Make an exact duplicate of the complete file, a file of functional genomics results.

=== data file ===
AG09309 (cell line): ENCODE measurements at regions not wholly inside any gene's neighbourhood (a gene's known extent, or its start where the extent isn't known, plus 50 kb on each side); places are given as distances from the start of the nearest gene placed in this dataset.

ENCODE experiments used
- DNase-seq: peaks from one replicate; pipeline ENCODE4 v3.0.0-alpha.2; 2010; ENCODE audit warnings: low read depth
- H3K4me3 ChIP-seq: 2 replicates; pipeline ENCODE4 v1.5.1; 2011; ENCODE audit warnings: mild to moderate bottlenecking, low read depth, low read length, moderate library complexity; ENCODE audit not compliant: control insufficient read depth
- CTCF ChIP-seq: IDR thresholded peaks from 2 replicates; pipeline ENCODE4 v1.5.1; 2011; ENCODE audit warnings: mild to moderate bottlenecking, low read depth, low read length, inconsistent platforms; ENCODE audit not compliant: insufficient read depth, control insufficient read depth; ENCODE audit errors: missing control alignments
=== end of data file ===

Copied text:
AG09309 (cell line): ENCODE measurements at regions not wholly inside any gene's neighbourhood (a gene's known extent, or its start where the extent isn't known, plus 50 kb on each side); places are given as distances from the start of the nearest gene placed in this dataset.

ENCODE experiments used
- DNase-seq: peaks from one replicate; pipeline ENCODE4 v3.0.0-alpha.2; 2010; ENCODE audit warnings: low read depth
- H3K4me3 ChIP-seq: 2 replicates; pipeline ENCODE4 v1.5.1; 2011; ENCODE audit warnings: mild to moderate bottlenecking, low read depth, low read length, moderate library complexity; ENCODE audit not compliant: control insufficient read depth
- CTCF ChIP-seq: IDR thresholded peaks from 2 replicates; pipeline ENCODE4 v1.5.1; 2011; ENCODE audit warnings: mild to moderate bottlenecking, low read depth, low read length, inconsistent platforms; ENCODE audit not compliant: insufficient read depth, control insufficient read depth; ENCODE audit errors: missing control alignments